Crystalized Honey

Crystalized Honey

Posted May 11, 2023.

Why Does Honey Crystallize?

Why Does Honey Crystallize? (And How Do You Bring It Back to Life If It Does?)

Don’t get rid of that last inch of solidified honey in the jar. Do this instead.


When archaeologists excavated King Tut’s tomb in 1922, they found (and allegedly tasted) a jar of honey that had survived the past several millennia intact. I think of this every time I come across a jar of honey in my kitchen that I helped harvest a full four years ago from bee hives my Brooklyn community garden keeps on the roof of my apartment building.

Although it’s a romantic idea to preserve the smells and tastes of Prospect Park’s flora from summer 2019 for posterity, I’m not keeping it around for sentimental reasons. I just can’t, for the life of me, get the jar open. And since this is the only container in my entire pantry without an expiration date printed on it, I’ve decided to procrastinate figuring it out…indefinitely.

While the King Tut story is oft-repeated to demonstrate that honey lasts forever, I’ve always wondered how this could be true when I’ve watched so many half-eaten jars over the years crystallize and solidify to a point of unusability. I reached out to Bruce Shriver, the beekeeper at Gowanus Apiary; Amy Newsome, a gardener, beekeeper, and author of Honey; and the folks behind Brooklyn-based Mike’s Hot Honey to get some practical advice on how to keep this natural sweetener at its free-flowing, floral best.

Does honey go bad?

At its core honey is essentially a very concentrated sugar solution, and because it has such a low water content (about 18%), it’s very resistant to fermentation or spoilage. It’s also full of organic acids from the nectar it’s made from, which give the honey an average pH of 3.4 to 6.1. This acidic quality makes it very difficult for microbes to survive in that jar or squeeze bottle.

“Honey lasts forever as long as it’s stored in an airtight container, such as a jar with a cap,” explains Shriver. The problems arise when the honey is exposed to air and humidity.  “Honey will absorb moisture from the air if left open, which can cause it to ferment.”

When the moisture level changes, and the fermentation process begins, those sugars can be converted to alcohol. Mead is made by diluting honey with lots of water, and mixing it with yeast to kickstart that fermentation process. But if your jar is sealed and sheltered from extra humidity, it will last indefinitely. And, according to the USDA, even if you notice it getting cloudy or taking on a crystallized texture, the honey is still safe to eat.

Why does honey crystallize and turn solid sometimes?

“When bees make honey, they are creating a ‘supersaturated solution,’ which in this case means the natural sugars (mainly glucose and fructose—from the harvested flower nectar) are dissolved in a tiny amount of water, and the honey stays liquid but very temperamentally so,” explains Newsome. “The sugars start to crystallize over time.”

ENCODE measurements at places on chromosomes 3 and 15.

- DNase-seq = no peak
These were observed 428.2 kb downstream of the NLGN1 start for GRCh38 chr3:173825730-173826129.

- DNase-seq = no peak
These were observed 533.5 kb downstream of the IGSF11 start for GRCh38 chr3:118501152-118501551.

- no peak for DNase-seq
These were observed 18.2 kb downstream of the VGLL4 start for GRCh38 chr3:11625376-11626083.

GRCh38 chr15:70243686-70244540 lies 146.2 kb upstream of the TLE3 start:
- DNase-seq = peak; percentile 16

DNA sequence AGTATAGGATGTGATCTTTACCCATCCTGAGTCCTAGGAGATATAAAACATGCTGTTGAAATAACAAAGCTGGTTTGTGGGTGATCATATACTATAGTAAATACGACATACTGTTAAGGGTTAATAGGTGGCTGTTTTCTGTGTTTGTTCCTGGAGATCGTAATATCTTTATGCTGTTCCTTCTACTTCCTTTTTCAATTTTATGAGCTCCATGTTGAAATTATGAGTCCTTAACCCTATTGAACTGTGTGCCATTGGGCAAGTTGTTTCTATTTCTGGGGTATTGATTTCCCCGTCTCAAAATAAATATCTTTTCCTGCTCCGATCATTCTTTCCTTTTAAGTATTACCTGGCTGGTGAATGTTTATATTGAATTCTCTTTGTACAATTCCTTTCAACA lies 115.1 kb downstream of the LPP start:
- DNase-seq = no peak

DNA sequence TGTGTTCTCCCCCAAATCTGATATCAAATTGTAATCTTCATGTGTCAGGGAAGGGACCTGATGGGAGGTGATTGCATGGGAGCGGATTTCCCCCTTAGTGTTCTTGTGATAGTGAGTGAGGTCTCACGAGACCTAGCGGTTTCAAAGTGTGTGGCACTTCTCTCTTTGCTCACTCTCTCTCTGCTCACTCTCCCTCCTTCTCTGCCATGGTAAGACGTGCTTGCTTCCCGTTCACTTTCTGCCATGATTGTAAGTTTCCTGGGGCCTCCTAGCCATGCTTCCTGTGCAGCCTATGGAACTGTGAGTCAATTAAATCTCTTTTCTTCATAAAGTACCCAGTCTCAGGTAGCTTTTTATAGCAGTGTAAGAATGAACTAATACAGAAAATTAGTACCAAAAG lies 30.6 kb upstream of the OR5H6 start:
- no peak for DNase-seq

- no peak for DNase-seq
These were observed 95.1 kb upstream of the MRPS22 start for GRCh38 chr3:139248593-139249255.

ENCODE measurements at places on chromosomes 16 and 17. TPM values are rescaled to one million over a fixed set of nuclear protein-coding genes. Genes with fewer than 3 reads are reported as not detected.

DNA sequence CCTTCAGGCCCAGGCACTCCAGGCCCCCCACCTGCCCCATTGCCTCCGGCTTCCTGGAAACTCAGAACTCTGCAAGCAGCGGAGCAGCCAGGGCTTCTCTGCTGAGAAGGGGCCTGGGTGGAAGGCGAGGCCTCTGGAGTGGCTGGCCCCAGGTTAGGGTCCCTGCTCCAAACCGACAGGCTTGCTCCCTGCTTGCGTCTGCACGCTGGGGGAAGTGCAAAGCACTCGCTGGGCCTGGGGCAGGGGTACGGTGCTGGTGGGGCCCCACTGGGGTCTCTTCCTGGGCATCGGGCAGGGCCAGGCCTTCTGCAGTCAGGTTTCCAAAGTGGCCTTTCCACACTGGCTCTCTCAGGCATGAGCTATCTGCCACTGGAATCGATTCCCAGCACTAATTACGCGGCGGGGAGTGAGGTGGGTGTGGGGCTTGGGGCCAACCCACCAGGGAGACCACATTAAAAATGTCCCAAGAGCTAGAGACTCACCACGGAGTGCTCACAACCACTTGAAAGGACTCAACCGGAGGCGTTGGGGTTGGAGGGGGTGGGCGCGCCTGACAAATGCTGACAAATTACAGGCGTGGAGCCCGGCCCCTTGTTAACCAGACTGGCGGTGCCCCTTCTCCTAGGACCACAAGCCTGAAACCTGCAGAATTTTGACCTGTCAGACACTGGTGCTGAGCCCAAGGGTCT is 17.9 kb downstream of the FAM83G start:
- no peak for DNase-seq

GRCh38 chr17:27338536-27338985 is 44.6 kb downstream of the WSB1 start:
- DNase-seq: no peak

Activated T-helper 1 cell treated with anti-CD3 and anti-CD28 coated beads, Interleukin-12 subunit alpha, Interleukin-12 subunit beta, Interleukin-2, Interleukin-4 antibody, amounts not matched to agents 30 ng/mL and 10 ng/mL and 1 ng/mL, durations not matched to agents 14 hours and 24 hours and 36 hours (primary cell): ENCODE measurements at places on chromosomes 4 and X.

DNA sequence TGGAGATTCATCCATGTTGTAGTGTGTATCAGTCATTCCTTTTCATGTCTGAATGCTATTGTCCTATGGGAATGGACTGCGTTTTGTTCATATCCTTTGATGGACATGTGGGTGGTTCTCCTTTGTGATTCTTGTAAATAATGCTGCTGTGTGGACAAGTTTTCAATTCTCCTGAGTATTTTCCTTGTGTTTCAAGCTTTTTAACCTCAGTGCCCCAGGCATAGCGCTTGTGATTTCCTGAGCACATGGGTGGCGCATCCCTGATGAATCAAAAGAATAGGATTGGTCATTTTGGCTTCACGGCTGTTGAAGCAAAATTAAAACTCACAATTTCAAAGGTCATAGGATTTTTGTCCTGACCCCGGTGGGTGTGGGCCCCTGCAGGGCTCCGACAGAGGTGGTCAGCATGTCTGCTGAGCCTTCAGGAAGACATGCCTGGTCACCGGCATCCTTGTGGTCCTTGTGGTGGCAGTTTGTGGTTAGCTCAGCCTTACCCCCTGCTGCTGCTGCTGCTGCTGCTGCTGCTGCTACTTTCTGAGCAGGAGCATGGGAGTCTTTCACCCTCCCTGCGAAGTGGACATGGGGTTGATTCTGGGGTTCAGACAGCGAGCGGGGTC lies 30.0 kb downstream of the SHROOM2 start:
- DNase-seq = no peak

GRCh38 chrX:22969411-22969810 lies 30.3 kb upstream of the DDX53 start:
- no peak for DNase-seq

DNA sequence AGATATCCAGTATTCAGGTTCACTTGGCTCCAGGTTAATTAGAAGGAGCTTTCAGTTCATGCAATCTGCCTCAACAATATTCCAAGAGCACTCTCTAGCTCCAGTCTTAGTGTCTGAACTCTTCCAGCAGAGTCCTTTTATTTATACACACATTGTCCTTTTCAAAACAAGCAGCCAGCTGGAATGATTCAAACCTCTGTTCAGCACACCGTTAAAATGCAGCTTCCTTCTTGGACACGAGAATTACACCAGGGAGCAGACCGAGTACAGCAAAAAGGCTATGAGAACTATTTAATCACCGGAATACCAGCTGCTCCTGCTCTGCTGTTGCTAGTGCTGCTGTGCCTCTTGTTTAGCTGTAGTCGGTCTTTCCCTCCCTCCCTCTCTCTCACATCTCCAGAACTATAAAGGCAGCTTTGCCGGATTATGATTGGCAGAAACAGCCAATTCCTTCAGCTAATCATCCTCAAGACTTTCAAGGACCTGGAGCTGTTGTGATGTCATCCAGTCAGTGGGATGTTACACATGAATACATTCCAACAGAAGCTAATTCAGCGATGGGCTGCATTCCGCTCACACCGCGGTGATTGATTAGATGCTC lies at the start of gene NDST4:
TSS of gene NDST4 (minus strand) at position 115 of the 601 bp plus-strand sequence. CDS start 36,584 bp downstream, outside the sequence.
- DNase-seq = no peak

“All honey will crystallize over time,” agrees Shriver. “Commercially processed honey tends to crystalize more slowly than raw honey. That’s because all of the particles (mostly pollen grains) have been filtered under high pressure and heat. This process not only removes the pollen but also destroys many of the naturally occurring yeasts, enzymes, flavonoids, polyphenols and microbial compounds.”

The way honey solidifies is also partially decided by the bees themselves, when they choose which blossoms to land on.

“Each flower species has a different proportion of glucose to fructose in its nectar, and glucose crystallizes more readily than fructose,” Newsome explains. “This is why you can buy naturally runny honeys, like acacia, which has a higher fructose ratio.”

What can you do to prevent or fix it?

Newsome tells me that she saw an Instagram post recently that made her want to cry, suggesting that you can prevent crystals from forming by stirring some corn syrup into your honey. A section of her book, called “Crystallization is not the enemy,” suggests embracing the thicker, grainy texture and spreading it on crumpets or toast.

“I know it can be a pain,” she says, of the sweet but finicky syrup, “but really we should learn to love it and work with it, as a quirk of the natural world, and marvel that the bees have managed to make something so mercurial and delicious.”

When I reached out to the folks at Mike’s Hot Honey with a few questions on the subject, they sent me an informational pamphlet on the subject (presumably they get this question a lot). The pamphlet recommends keeping honey below 50° Fahrenheit for long-term storage, since this cooler temperature prevents crystallization. This will slow down how easily the honey flows, so they also recommend allowing it to warm back up to room temperature before using. If you’re using your honey frequently, they recommend keeping it between 70° and 80° Fahrenheit—a range that will delay crystallization.

But if you don’t have the luxury of tomb-like, cold storage conditions, you can always bring your solidified honey back to life with a little heat. Just set the jar or squeeze bottle in a bowl of warm water (but avoid water over 95° Fahrenheit, which can degrade some of the flavonoids, according to Shriver) until it starts flowing again.

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